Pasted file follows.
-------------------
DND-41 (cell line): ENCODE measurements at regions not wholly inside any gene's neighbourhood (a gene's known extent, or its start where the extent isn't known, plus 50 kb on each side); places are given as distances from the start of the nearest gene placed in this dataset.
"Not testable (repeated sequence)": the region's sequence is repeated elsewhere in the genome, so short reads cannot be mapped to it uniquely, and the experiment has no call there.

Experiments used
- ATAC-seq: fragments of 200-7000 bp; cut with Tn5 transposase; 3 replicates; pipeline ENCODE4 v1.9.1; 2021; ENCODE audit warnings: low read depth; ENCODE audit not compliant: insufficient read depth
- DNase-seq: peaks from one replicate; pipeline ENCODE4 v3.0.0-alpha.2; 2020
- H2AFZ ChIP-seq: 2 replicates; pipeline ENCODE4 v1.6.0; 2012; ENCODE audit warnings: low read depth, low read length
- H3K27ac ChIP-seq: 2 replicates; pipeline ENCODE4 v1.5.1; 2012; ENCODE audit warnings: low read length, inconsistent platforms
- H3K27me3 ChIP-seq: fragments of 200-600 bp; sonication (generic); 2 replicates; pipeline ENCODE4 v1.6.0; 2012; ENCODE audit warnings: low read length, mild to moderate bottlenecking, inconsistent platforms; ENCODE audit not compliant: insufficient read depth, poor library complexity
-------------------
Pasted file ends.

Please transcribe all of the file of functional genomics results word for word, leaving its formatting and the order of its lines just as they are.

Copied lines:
DND-41 (cell line): ENCODE measurements at regions not wholly inside any gene's neighbourhood (a gene's known extent, or its start where the extent isn't known, plus 50 kb on each side); places are given as distances from the start of the nearest gene placed in this dataset.
"Not testable (repeated sequence)": the region's sequence is repeated elsewhere in the genome, so short reads cannot be mapped to it uniquely, and the experiment has no call there.

Experiments used
- ATAC-seq: fragments of 200-7000 bp; cut with Tn5 transposase; 3 replicates; pipeline ENCODE4 v1.9.1; 2021; ENCODE audit warnings: low read depth; ENCODE audit not compliant: insufficient read depth
- DNase-seq: peaks from one replicate; pipeline ENCODE4 v3.0.0-alpha.2; 2020
- H2AFZ ChIP-seq: 2 replicates; pipeline ENCODE4 v1.6.0; 2012; ENCODE audit warnings: low read depth, low read length
- H3K27ac ChIP-seq: 2 replicates; pipeline ENCODE4 v1.5.1; 2012; ENCODE audit warnings: low read length, inconsistent platforms
- H3K27me3 ChIP-seq: fragments of 200-600 bp; sonication (generic); 2 replicates; pipeline ENCODE4 v1.6.0; 2012; ENCODE audit warnings: low read length, mild to moderate bottlenecking, inconsistent platforms; ENCODE audit not compliant: insufficient read depth, poor library complexity